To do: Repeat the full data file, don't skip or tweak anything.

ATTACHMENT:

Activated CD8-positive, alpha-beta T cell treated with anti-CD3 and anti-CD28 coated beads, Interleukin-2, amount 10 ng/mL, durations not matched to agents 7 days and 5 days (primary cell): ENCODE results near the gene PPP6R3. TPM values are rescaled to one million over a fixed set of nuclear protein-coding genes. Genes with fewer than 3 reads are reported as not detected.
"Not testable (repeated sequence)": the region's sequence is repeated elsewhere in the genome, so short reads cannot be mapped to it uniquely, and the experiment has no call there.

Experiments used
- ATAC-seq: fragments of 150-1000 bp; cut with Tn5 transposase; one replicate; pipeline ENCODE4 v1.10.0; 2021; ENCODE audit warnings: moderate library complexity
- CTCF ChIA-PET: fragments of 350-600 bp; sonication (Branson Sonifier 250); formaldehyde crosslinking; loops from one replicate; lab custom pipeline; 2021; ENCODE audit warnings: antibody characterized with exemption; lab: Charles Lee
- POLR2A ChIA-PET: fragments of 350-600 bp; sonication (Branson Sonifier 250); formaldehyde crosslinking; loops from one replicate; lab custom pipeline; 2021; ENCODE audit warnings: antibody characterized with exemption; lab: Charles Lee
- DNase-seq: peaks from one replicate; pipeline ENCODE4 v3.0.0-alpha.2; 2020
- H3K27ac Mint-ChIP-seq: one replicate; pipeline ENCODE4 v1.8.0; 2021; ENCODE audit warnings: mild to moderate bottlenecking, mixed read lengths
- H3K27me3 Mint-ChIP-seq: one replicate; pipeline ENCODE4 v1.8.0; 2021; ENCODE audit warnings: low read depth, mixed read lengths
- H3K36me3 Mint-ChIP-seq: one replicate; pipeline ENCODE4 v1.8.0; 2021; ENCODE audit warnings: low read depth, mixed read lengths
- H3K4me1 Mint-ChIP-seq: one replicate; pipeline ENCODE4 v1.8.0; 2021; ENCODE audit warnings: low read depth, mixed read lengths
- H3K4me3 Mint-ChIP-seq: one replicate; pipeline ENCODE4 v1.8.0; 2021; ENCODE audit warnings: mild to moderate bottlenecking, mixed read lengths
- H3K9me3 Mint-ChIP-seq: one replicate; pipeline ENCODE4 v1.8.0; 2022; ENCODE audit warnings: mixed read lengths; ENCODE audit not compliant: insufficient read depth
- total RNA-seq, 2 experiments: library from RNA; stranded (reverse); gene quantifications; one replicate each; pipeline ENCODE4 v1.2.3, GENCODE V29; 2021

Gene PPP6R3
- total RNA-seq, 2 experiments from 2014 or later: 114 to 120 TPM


Activated CD8-positive, alpha-beta T cell treated with anti-CD3 and anti-CD28 coated beads, Interleukin-2, amount 10 ng/mL, durations not matched to agents 7 days and 5 days (primary cell): ENCODE results near the gene PPP6R3. TPM values are rescaled to one million over a fixed set of nuclear protein-coding genes. Genes with fewer than 3 reads are reported as not detected.
"Not testable (repeated sequence)": the region's sequence is repeated elsewhere in the genome, so short reads cannot be mapped to it uniquely, and the experiment has no call there.

Experiments used
- ATAC-seq: fragments of 150-1000 bp; cut with Tn5 transposase; one replicate; pipeline ENCODE4 v1.10.0; 2021; ENCODE audit warnings: moderate library complexity
- CTCF ChIA-PET: fragments of 350-600 bp; sonication (Branson Sonifier 250); formaldehyde crosslinking; loops from one replicate; lab custom pipeline; 2021; ENCODE audit warnings: antibody characterized with exemption; lab: Charles Lee
- POLR2A ChIA-PET: fragments of 350-600 bp; sonication (Branson Sonifier 250); formaldehyde crosslinking; loops from one replicate; lab custom pipeline; 2021; ENCODE audit warnings: antibody characterized with exemption; lab: Charles Lee
- DNase-seq: peaks from one replicate; pipeline ENCODE4 v3.0.0-alpha.2; 2020
- H3K27ac Mint-ChIP-seq: one replicate; pipeline ENCODE4 v1.8.0; 2021; ENCODE audit warnings: mild to moderate bottlenecking, mixed read lengths
- H3K27me3 Mint-ChIP-seq: one replicate; pipeline ENCODE4 v1.8.0; 2021; ENCODE audit warnings: low read depth, mixed read lengths
- H3K36me3 Mint-ChIP-seq: one replicate; pipeline ENCODE4 v1.8.0; 2021; ENCODE audit warnings: low read depth, mixed read lengths
- H3K4me1 Mint-ChIP-seq: one replicate; pipeline ENCODE4 v1.8.0; 2021; ENCODE audit warnings: low read depth, mixed read lengths
- H3K4me3 Mint-ChIP-seq: one replicate; pipeline ENCODE4 v1.8.0; 2021; ENCODE audit warnings: mild to moderate bottlenecking, mixed read lengths
- H3K9me3 Mint-ChIP-seq: one replicate; pipeline ENCODE4 v1.8.0; 2022; ENCODE audit warnings: mixed read lengths; ENCODE audit not compliant: insufficient read depth
- total RNA-seq, 2 experiments: library from RNA; stranded (reverse); gene quantifications; one replicate each; pipeline ENCODE4 v1.2.3, GENCODE V29; 2021

Gene PPP6R3
- total RNA-seq, 2 experiments from 2014 or later: 114 to 120 TPM